We got the elderberries from our friends last year who grow them. I dried them in our dehydrator and put them in a jar for storage. This year we are planting our own bushes to give it a try here at Medley Acres. Thankfully all our kids seem to enjoy drinking the syrup or tea, as elderberries are very beneficial at helping to ward off and fight colds and flu.
See the full blog post with link to the recipe here, via Elderberry Syrup Recipe
I also found a helpful and informative poster about elderberries online that I thought I’d share:
This year we decided to try planting a pumpkin patch for pick your own pumpkins this fall, along with a zinnia patch, sunflower patch and sweet corn. We also planted a large number of heirloom tomatoes, cucumbers, herbs and perennials from seed that we hope to be able to sell later in the summer as well.
Dan invested in a few more tractor/farm implements, including a planter and a plow, and has prepared and planted the 5+ acres we had previously leased to a local farmer… we now have fields of timothy, clover, and switchgrass for cover crops/habitat, and we’re adding our garden fields of pumpkins, sunflowers, and raspberries. Its finally dry enough in the fields to be able to get out and do some planting! We’re hoping for a long fall to make the growing season long enough to make all farmers’ plantings worthwhile this year…
Here are some pictures from the homestead over the past couple of weeks (including today!). Many of the photos are courtesy of our daughter Eva.
Something interesting… Chamomile can help your stuffy nose…! Article posted on Learning Herbs dot com.
It got me. I’ve been skillfully avoiding it for the last few weeks, and lacking all subtlety the dreaded virus finally caught up with me. I am now under the weather. Strictly speaking, sick. Doesn’t this ill-timed disease understand I don’t have time for this? I’m a mom. I’m a homeschooling mom. I’m a mom with way too much on my plate to become even the slightest bit tired much less down for the count. I can’t take a sick day. Who has time for a sick day?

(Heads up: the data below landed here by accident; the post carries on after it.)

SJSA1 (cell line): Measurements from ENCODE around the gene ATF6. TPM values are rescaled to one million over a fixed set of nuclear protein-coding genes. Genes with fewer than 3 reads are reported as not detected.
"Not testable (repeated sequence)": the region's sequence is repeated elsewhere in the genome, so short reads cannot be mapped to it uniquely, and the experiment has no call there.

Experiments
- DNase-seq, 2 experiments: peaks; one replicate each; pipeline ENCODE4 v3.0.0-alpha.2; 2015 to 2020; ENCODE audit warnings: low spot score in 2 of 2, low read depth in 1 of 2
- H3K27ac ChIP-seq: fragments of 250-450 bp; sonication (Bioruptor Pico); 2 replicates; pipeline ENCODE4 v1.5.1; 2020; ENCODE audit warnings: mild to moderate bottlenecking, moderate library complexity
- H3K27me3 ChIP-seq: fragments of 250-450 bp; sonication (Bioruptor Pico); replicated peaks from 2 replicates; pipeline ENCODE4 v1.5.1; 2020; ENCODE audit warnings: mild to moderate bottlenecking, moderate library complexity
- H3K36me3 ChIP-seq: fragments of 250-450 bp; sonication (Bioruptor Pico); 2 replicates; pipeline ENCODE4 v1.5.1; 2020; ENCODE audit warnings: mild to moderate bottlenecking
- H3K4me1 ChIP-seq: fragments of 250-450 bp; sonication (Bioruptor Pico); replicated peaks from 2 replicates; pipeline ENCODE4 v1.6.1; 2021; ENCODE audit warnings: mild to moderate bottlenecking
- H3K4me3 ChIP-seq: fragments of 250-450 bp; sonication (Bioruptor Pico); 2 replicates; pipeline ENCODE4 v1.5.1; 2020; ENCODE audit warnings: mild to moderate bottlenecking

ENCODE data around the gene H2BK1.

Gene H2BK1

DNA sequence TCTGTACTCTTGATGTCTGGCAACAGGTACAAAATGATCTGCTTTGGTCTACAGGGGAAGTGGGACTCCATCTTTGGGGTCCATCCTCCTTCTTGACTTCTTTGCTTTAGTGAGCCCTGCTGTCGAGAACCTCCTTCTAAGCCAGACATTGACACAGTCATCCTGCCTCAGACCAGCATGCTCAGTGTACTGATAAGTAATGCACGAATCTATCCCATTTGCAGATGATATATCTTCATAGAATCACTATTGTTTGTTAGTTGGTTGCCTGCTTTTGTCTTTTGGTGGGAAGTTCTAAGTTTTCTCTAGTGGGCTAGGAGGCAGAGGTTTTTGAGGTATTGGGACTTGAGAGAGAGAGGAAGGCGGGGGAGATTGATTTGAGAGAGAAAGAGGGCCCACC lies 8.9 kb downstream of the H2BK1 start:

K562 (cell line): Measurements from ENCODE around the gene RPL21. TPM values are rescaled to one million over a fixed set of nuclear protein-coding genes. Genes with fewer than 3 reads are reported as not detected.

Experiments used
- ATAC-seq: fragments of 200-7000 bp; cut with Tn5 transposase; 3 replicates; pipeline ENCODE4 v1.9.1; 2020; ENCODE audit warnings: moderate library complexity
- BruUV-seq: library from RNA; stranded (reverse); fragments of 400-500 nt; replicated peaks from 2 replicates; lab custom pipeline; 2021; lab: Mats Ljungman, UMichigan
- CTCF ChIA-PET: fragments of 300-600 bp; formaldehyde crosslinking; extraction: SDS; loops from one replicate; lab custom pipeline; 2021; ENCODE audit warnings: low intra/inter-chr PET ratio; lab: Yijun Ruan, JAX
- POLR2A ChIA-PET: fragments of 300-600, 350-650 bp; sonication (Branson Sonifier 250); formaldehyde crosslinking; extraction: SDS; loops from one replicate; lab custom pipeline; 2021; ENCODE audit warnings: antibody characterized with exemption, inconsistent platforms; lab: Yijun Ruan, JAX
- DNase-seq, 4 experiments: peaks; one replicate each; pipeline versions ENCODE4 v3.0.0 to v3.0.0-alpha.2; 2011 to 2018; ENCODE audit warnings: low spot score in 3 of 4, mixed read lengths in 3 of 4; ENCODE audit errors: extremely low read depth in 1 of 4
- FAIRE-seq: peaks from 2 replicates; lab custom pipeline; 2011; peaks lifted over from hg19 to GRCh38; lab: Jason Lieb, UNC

Dramatics aside, how does being sick affect our learning routine? It’s one thing for one of my children to be sick. Mom can attend to their needs while keeping the remainder of our household intact. But when I get sick almost everything stops. As we can’t afford to keep this up for too long, I need a plan of attack:
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Tis the season… for a cold. Darn. Thankfully it’s just a little sniffle but I’m going to finally make the elderberry syrup that I’ve had the ingredients to make for a while now… I have a couple of recipes at my fingertips, but this is the one I’m going to work from today from Wellness Mama.
Another great article from Mountain Rose Herbs on how to make herb infused vinegar. I didn’t realize it but according to their article here, using vinegar instead of alcohol does also work for creating tinctures for health benefits!
See article below, from Mountain Rose Herbs…
Chop or grind your dried herb to a coarse powder. You can also find many powdered herbs available on our website. Fill 1/5 of your sterilized jar with the herb. Pour organic apple cider vinegar over the herb until the jar is filled to the top. Cover tightly and allow to extract for 14 days in a cool, dark place. Be sure to shake the jar daily.
After 2 weeks, strain the herb through cheesecloth. Set the strained liquid in a capped jar on a shelf and allow the sediment to settle overnight. Decant the clear liquid layer into another sterilized jar using a strainer. Cap tightly, label, and store for up to 6 months in a cool, dark place.